An Ideal Husband (PG) Oliver Parker; 95 mins Return to Paradise (15) Joseph Ruben; 111 mins Prometheus (15) Tony Harrison; 129 mins Actresses (12) Ventura Pons; 95 mins
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Oscar Wilde wrote An Ideal Husband in 1894. It was a muddled year. At first he rented a cottage in Goring-on-Thames, but his lover, Lord Alfred Douglas, was so maniacal in his tennis-playing and sulks and sunbathing that Wilde was forced to take rooms in St James's Place to get it finished. Wilde forgave Bosie (only letting rip in De Profundis) and the play is as much a lesson in how we must modify our judgements of each other as it is about anything else.

In the film, Lord Goring (Rupert Everett), a bachelor aristocrat, lives to lounge and quip and look fantastic. He is friends with Sir Chiltern (Jeremy Northam), a rising politician, and his principled wife (Cate Blanchett). Enter Mrs Cheveley, a scheming widow (Julianne Moore), who has in her possession a letter that might destroy Chiltern's reputation. She strikes a cruel bargain. Chiltern is flummoxed. Goring decides to help, and in the meantime comes to terms with feeling something for Chiltern's sister (an over-thrusting Minnie Driver).

An Ideal Husband is the only play of Wilde's in which a man's profession is central to the action - it absolutely inhabits the world of work. Chiltern must not only be an ideal husband, but an ideal politician, and must be both to be either.

Director Oliver Parker is right to take Wilde out of the drawing room - we hang around in the gloom outside the Commons, we spy on debates, we visit him in his ridiculously generous office. He also rarely sacrifices any optimism or sweetness in the play to its menu of cracking gags ("I'm so full of exciting information, I feel like the latest edition of something or other.")

That said, there is something stodgy about this film. It has no darkness, despite all its notions of ambition and disgrace and suspicion. Parker wants us to like everybody, even Mrs Cheveley, whom Wilde punished for being so horrible by cutting her out of the third act altogether. Worse, he wants us to like Phipps, Goring's butler (Peter Vaughan), a small but salient character whose practised impassivity represented Wilde's grasp on the Victorian dominance of form. But Everett is winningly on top of his performance as the narrative's guide and philosopher, and, as usual, acts like someone without envy in his heart.

Return to Paradise is a remake of the 1990 French film Force Majeure, and is based on a true story. Three American college graduates (played by Vince Vaughn, David Conrad and Joaquin Phoenix) meet on a trip around Malaysia. They drink, have sex with local prostitutes, and smoke plenty of cheap hash, observing their Third World surroundings with adolescent diffidence. Eventually, Conrad and Vaughn head for New York, leaving the gentle Phoenix behind them with the remains of the drugs they shared. Two years later, Vaughn is approached by a young woman (Anne Heche) claiming to be Phoenix's lawyer. She tells him that hours after he and Conrad left, their hut was searched by local police. The drugs were found, and Phoenix has spent his time since then in a Malaysian prison. Worse, he is sentenced to hang in a week's time, unless Conrad and Vaughn return to Malaysia and accept their share of the punishment.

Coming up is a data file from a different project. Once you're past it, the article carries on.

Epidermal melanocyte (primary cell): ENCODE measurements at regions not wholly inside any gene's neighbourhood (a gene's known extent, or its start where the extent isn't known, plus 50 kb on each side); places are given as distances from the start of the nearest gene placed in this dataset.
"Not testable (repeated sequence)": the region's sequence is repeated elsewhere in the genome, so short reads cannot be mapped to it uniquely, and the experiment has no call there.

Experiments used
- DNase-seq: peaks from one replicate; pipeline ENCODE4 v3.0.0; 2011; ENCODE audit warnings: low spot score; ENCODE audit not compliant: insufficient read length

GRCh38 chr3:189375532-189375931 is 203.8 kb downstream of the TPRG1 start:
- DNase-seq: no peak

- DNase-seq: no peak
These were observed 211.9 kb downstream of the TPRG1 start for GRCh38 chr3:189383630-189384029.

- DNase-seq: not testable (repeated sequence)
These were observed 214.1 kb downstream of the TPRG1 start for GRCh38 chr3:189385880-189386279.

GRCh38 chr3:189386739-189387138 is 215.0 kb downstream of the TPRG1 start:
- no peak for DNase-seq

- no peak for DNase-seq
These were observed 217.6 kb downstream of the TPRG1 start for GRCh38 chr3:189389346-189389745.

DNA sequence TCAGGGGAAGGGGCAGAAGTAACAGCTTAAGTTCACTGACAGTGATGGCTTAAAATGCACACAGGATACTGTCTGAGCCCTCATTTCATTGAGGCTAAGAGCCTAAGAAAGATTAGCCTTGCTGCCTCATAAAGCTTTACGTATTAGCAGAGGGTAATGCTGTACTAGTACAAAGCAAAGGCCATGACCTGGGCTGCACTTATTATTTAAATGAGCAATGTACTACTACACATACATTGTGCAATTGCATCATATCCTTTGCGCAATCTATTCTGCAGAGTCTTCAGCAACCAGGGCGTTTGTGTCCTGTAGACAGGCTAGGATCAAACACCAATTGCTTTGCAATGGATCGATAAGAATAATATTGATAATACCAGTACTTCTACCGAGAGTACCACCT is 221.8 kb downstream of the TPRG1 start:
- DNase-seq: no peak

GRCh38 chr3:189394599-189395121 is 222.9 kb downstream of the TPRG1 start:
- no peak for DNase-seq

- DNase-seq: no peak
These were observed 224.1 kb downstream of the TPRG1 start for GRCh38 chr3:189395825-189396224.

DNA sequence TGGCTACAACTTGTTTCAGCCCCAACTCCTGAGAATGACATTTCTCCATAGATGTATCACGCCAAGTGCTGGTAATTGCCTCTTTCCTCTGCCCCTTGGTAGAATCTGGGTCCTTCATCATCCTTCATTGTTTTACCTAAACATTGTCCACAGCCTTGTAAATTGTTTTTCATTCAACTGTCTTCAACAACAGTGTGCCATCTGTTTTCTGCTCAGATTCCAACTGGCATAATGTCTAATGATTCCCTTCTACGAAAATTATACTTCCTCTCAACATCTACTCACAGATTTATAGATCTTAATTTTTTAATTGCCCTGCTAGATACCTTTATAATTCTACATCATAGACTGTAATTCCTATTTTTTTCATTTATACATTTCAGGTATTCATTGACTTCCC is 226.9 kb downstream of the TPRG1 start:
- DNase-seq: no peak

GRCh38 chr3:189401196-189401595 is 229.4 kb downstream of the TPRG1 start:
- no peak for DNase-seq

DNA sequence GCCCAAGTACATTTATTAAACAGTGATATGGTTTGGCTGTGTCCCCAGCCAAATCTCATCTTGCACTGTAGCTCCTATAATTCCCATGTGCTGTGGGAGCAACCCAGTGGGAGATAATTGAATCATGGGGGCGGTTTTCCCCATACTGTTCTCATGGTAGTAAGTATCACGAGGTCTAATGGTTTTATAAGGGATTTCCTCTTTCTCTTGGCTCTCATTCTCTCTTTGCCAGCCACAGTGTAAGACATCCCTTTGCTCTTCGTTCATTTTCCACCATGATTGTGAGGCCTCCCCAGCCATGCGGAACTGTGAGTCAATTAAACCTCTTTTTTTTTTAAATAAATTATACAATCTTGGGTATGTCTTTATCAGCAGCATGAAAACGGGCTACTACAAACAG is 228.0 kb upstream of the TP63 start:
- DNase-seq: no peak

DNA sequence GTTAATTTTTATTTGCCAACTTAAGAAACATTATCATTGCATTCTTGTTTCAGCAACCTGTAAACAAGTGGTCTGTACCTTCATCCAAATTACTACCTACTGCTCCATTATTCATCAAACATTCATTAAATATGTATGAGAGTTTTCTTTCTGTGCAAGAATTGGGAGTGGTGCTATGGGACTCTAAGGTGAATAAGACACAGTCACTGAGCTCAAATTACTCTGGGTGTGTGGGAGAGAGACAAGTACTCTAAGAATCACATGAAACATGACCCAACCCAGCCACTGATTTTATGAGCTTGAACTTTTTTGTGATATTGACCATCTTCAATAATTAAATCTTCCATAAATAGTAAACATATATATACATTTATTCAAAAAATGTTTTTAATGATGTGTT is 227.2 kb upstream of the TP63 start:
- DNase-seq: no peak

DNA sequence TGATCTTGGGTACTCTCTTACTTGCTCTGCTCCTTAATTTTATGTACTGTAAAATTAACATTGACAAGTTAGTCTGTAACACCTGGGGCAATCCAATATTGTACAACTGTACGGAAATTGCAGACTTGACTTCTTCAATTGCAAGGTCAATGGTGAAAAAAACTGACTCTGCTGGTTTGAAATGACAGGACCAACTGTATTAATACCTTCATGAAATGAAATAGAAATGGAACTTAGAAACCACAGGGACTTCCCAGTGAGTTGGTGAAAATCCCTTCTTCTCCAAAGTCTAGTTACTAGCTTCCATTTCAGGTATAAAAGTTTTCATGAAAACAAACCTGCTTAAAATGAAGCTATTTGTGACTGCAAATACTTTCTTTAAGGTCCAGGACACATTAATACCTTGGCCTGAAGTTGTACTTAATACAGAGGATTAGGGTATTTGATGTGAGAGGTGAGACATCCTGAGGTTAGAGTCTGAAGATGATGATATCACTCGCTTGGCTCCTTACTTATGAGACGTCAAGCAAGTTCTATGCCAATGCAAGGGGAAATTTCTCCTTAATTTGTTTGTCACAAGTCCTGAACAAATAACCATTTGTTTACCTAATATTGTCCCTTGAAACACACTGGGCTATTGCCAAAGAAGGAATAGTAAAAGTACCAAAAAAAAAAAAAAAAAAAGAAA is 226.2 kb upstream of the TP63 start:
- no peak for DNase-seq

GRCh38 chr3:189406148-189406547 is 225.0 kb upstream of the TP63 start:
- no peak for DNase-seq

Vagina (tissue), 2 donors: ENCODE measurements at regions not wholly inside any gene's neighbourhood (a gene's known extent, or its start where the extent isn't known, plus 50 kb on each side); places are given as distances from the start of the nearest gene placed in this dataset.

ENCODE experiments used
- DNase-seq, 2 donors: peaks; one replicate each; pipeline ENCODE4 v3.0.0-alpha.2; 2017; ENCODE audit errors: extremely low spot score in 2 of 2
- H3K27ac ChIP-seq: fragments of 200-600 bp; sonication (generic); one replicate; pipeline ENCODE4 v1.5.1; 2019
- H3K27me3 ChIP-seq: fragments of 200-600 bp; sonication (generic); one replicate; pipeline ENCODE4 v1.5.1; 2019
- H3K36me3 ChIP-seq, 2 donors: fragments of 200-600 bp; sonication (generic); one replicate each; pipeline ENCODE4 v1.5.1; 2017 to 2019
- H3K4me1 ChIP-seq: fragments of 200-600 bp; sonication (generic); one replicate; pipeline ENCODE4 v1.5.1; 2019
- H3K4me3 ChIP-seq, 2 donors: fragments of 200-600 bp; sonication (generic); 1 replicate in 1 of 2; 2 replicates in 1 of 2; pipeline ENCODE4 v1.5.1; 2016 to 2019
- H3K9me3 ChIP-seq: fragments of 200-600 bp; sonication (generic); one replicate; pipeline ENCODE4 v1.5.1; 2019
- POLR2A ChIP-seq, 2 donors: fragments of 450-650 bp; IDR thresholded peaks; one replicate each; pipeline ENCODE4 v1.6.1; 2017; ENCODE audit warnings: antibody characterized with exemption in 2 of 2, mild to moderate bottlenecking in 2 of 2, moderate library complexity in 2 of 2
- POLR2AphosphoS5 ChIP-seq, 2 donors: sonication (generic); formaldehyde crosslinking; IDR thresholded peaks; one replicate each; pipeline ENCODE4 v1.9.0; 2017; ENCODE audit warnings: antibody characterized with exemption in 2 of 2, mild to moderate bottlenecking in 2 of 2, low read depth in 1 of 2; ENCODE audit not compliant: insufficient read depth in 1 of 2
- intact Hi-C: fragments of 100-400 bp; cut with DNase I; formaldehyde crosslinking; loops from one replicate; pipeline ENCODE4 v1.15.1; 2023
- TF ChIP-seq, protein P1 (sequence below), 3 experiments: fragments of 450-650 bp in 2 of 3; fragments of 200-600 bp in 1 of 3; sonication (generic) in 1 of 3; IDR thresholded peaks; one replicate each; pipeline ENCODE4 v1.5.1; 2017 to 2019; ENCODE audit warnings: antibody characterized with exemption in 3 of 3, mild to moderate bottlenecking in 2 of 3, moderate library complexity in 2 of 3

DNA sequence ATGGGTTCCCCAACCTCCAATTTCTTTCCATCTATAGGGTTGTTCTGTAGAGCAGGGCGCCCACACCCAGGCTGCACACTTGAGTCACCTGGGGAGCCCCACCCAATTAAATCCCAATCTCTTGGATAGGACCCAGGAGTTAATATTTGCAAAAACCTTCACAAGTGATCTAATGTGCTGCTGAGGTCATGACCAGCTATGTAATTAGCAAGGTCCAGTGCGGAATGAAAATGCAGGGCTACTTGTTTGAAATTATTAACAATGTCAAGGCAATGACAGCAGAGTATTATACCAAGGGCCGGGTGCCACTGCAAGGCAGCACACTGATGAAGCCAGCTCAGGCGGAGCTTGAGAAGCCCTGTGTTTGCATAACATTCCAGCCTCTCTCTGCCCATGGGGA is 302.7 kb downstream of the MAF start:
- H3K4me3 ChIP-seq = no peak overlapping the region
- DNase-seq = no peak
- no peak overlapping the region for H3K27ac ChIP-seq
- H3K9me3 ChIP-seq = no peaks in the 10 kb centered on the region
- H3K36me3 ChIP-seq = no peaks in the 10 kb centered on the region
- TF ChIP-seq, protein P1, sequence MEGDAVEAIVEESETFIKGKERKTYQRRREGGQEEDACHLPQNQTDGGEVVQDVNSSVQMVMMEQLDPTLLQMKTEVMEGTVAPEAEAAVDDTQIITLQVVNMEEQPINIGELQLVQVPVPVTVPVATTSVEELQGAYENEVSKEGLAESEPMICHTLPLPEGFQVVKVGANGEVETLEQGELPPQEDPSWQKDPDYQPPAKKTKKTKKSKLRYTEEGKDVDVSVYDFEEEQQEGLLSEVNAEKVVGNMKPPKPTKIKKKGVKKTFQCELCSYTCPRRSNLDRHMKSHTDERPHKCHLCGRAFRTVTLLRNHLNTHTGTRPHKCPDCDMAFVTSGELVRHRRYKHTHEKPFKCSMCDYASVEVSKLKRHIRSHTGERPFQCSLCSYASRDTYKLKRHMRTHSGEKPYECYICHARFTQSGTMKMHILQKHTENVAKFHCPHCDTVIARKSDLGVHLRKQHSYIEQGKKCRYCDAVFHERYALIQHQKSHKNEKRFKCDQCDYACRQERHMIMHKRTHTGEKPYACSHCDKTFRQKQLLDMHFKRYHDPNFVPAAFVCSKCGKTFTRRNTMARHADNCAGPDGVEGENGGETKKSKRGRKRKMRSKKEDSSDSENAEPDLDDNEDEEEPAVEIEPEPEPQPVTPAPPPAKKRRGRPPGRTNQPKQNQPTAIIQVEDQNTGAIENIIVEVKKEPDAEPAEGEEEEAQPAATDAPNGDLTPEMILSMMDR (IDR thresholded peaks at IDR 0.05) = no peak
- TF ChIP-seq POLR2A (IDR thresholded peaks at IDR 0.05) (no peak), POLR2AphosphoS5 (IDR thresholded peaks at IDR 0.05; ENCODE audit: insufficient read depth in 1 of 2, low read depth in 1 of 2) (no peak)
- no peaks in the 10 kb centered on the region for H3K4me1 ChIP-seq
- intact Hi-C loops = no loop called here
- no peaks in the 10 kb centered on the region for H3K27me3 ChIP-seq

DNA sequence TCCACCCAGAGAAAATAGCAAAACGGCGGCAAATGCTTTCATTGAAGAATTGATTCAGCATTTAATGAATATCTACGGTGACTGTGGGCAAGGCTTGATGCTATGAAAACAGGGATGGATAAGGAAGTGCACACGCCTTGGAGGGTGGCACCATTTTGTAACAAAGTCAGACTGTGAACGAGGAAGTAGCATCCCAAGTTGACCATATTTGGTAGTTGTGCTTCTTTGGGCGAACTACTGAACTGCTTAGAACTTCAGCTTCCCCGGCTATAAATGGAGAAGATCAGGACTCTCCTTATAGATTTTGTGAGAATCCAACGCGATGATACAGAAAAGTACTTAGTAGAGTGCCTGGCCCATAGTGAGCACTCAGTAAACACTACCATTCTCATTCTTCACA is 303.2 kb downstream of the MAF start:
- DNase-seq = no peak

The script was originally written by Bruce Robinson (Withnail and I) but, as is the way of Hollywood things, soon got a glib going-over by someone else, in this case Wesley Strick (Scorsese's Cape Fear). The result is a patchy-yet-murky, ironic piece of work. It's absorbing enough when Vaughn persists in claiming he hasn't the morals to return and see out a three-year sentence, but it's certainly Phoenix who triumphs.

Phoenix is a fine actor who only seems to work occasionally on films he really likes (he was the smitten youth in To Die For). He has relatively little time on screen, but is extraordinary when decoding the gratitude, the awful incredulity and joy his character feels when the others return to help him. Every sound he makes is a shock to us, his sobs high and sketchy like an engine in trouble. In these moments, I was reminded of Christopher J Koch's The Year of Living Dangerously, and Koch's young protagonist's Asian experience: his "childhood's opposite intensities; the gimcrack and the queer mixed with the grim; laughter and misery; carnal nakedness and threadbare nakedness; fear and toys".

The English poet and playwright Tony Harrison's first feature film- poem Prometheus is based on the Greek myth of how the Titan stole fire from Zeus to give to mankind. Over two hours Harrison shows, largely in rhyme, how we have used fire - the cigarette, the bomb, the Holocaust ovens - to despoil, and ultimately insists we unify in the face of technology. Harrison's film is more irritating than anything I've seen in a long time. There's such self-consciousness, such pompous carping. It's nothing but a surreal self-improvement exercise.

Prometheus is visually turgid - the camera panning across great European dumps, the eye drawn to nothing in particular, the ear battered by the only occasionally sturdy verse ("Birds of a barmy feather/ Thee and me.") It also doesn't help that the narrator, Hermes (Michael Feast), is dressed in a silver jumpsuit which keeps crackling all the time, like someone quietly opening their sandwiches on the back of the bus.

Ventura Pons's Actresses has three grandes dames of Catalan theatre reminiscing about their tutelage under the late actress Empar Rebira. The drama rests on the three actresses' differing recollections of Rebira - perhaps a lesbian, perhaps a bitch, perhaps a genius. Visually lumpen and more than a little precious, it's a disappointingly charmless piece of work.